The silence is starting to grate on the hosts. They decide they must talk in specifics if the troops are going to be rallied. Moi comes up with an idea: “Call me up and tell me what the top three priorities in a Christian life should be.”
No one answers these questions directly, but the calls finally trickle in. Most callers are simply looking for solace. “My parents were together until I was 14 and we were the model family; the American Dream was there,” says Stan from Philadelphia. “But my parents pushed me to go to college and, well, that’s nice and all, but you have to do what the Lord wants you to do. Personally, I like to work with my hands, but that was out of the question.”
Next is Anthony, a young man who says that Jesus Christ told him to call the show. He says he’s sad and lonely and has no friends. “We will help you find a church in your area,” Moi reassures him. “We will help place you in a community where you will be held accountable and where you can find friends.” Moi says he gets calls like this all the time.
Chris Seay, like his good friend Mark Driscoll, is on a mission to save his peers. Seay says he was laid up in a hospital bed with appendicitis and a raging fever when God spoke to him. And His instructions were precise: Open a church for twentysomethings in Waco on January 15, 1995. Seven weeks later, right on schedule, University Baptist Church was born. The first Sunday, 264 people showed up. Today, Seay has a weekly congregation of about 600.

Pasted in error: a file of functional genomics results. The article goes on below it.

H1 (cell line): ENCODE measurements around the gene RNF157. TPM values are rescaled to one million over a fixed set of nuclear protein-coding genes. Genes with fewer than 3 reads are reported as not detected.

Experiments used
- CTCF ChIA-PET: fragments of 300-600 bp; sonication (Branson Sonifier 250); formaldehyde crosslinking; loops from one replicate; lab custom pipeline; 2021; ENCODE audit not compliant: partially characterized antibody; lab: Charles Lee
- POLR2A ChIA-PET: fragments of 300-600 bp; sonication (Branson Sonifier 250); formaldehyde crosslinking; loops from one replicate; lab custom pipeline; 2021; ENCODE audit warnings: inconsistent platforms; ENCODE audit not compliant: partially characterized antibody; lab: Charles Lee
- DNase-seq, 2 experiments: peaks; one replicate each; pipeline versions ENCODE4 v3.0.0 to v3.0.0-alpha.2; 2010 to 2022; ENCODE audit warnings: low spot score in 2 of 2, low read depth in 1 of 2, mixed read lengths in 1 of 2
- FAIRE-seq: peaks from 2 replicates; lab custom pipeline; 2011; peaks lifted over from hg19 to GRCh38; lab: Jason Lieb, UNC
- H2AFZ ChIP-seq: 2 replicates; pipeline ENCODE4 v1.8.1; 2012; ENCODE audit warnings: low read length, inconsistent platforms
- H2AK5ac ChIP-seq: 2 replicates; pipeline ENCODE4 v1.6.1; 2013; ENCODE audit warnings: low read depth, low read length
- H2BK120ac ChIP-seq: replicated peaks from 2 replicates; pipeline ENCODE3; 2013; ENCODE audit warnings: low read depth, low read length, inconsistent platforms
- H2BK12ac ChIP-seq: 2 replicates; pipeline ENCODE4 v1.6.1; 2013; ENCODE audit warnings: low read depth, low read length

The crowd at University Baptist, save for a few piercings here and there, looks nothing like Mars Hill’s. This is Waco, a town of 100,000, and home to Baylor University, a Baptist college that revoked its no-dancing rule only two years ago. The women wear sundresses and high heels; the men wear dress shirts. Hair is coiffed, makeup is flawless. Yet despite the difference in this congregation’s appearance, the trappings of the service—a rock band, lyrics splayed on video screens, the pastor’s casual demeanor—are the same.
“When Billy Graham preaches revival he is preaching to people who once had religion and lost it,” says Seay, a wholesome looking man with cropped blond hair and a goatee. “With this generation there is nothing to revive.”
As the name indicates, University Baptist is affiliated—loosely—with the Baptist General Convention of Texas. But, like Driscoll, Seay is quick to criticize his forebears, calling the Baptist church “too institutional,” “corrupt,” and “hypocritical.” So why belong at all? Because of his legacy—Seay is a third-generation Baptist preacher. “I speak at more Lutheran events than Baptist ones,” he says, laughing.
University Baptist is housed in an 1,800-square-foot warehouse and former grocery store. Another church owned the space before University Baptist, and the owners had installed fluorescent lights and white paneling. Seay ripped it all out when he took over, and now the interior is a hodgepodge. The sanctuary ceiling is a tangle of wires, and battered couches are strewn near the altar. When a set of bright orange pews was donated to the church last year, Seay celebrated the gift by holding a 1970s “retro” worship service.